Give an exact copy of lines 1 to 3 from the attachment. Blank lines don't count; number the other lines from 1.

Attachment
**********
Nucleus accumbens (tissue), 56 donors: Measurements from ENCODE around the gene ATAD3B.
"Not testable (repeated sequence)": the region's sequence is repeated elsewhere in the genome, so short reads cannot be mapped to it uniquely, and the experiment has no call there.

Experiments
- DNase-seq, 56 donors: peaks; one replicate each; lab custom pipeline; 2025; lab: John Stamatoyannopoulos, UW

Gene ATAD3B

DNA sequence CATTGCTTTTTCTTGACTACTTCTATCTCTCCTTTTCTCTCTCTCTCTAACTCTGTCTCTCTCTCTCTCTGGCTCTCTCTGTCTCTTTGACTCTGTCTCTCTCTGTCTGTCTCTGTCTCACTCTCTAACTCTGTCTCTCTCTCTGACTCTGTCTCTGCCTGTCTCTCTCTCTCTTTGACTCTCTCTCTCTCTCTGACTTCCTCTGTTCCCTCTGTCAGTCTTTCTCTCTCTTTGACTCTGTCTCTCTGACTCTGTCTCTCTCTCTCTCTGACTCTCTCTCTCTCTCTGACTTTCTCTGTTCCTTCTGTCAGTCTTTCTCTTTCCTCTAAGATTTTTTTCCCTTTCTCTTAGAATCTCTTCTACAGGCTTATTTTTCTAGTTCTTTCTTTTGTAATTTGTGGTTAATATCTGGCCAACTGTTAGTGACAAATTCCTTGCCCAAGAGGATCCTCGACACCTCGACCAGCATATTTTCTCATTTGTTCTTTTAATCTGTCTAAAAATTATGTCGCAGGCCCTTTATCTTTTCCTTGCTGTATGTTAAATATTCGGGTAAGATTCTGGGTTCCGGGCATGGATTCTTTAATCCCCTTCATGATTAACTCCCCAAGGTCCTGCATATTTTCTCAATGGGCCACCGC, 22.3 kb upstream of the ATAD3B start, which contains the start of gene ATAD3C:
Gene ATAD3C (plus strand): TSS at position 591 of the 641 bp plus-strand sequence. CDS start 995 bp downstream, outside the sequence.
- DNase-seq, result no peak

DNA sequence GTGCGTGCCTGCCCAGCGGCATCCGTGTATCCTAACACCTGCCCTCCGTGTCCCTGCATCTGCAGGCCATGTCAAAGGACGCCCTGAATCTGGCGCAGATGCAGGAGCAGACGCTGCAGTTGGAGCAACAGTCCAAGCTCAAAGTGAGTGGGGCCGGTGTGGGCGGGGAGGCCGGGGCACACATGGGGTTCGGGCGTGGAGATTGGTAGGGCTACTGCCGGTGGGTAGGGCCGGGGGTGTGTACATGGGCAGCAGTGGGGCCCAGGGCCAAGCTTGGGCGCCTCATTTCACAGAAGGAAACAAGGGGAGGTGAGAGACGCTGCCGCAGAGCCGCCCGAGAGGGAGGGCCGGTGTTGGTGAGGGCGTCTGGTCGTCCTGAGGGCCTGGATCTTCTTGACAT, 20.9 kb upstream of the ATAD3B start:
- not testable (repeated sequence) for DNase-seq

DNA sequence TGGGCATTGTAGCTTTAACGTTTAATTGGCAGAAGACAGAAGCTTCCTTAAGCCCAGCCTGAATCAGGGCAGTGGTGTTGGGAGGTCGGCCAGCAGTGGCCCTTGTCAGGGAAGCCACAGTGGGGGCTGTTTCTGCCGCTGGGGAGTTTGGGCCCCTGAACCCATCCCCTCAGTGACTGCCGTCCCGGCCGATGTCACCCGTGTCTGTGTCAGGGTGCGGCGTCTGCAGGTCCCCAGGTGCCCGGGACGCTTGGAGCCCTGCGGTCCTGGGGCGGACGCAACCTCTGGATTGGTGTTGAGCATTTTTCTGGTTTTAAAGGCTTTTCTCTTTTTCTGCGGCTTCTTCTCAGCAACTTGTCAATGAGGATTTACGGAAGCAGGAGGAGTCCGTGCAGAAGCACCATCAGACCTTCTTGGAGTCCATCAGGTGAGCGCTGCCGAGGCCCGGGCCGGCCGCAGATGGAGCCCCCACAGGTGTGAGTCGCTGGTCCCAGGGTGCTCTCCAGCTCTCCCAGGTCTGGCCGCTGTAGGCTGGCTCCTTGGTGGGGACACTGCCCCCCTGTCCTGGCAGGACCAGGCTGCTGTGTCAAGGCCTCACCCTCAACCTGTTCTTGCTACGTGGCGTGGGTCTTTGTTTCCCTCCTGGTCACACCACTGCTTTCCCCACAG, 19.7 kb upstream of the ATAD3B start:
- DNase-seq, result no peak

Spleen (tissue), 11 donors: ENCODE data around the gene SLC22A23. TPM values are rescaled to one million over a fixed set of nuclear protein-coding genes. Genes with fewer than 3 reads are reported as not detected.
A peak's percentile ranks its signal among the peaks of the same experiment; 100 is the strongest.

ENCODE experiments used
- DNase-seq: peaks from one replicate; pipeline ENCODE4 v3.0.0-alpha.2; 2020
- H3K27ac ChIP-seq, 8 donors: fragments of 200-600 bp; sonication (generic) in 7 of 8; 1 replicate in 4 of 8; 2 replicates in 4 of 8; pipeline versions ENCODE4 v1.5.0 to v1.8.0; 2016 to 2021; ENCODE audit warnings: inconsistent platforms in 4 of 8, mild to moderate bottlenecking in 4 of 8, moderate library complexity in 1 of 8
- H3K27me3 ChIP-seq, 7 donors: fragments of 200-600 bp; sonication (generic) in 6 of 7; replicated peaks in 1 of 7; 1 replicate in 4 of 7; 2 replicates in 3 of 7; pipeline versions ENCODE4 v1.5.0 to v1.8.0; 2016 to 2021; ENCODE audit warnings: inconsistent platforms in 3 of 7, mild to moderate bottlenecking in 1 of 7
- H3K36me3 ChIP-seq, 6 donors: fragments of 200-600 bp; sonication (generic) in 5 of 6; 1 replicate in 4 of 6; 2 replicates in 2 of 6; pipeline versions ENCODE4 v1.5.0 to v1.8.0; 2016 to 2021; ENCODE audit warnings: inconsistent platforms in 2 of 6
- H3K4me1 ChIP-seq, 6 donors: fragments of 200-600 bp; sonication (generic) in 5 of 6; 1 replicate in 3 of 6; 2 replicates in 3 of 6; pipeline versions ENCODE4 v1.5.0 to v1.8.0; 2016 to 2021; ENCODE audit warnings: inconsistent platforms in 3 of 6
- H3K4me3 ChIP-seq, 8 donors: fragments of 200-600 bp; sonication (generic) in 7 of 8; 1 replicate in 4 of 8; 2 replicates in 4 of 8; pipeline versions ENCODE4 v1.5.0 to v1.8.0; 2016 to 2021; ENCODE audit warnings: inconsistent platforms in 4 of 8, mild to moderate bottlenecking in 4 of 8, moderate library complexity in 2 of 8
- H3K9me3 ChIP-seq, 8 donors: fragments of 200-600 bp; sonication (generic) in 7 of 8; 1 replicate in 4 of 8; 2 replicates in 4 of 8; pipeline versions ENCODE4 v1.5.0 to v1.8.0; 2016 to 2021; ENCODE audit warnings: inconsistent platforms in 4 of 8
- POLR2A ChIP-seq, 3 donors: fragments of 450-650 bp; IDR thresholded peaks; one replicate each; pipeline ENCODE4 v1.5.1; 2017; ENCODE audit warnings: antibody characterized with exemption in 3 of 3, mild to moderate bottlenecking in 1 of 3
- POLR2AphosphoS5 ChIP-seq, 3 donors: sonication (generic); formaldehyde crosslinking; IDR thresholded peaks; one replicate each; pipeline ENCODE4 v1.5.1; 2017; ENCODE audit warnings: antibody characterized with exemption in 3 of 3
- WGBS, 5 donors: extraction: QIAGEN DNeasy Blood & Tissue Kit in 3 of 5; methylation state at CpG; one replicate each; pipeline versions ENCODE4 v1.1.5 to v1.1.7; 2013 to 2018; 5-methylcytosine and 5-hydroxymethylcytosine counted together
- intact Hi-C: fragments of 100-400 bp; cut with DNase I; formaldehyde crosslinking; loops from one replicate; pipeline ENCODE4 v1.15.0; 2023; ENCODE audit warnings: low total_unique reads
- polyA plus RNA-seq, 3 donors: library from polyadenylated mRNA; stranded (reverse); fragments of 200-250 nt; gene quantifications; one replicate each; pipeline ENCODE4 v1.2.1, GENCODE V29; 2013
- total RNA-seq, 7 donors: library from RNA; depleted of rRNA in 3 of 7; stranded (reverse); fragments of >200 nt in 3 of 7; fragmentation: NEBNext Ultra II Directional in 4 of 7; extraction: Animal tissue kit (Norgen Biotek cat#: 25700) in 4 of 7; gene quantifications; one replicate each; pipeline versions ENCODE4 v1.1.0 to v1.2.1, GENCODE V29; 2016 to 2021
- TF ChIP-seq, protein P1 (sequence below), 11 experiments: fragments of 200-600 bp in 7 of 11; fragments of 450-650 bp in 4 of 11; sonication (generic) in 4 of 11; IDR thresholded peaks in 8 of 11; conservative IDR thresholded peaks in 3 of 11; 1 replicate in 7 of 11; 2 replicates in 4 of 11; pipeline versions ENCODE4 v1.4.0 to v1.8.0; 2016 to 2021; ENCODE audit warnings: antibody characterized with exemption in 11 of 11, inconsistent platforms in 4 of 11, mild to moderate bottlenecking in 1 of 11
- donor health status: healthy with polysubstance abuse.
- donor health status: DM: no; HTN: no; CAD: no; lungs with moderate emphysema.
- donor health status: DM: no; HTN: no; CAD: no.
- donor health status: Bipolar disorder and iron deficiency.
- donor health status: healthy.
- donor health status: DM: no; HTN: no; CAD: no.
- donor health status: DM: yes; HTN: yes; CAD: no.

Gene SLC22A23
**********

Nucleus accumbens (tissue), 56 donors: Measurements from ENCODE around the gene ATAD3B.
"Not testable (repeated sequence)": the region's sequence is repeated elsewhere in the genome, so short reads cannot be mapped to it uniquely, and the experiment has no call there.

Experiments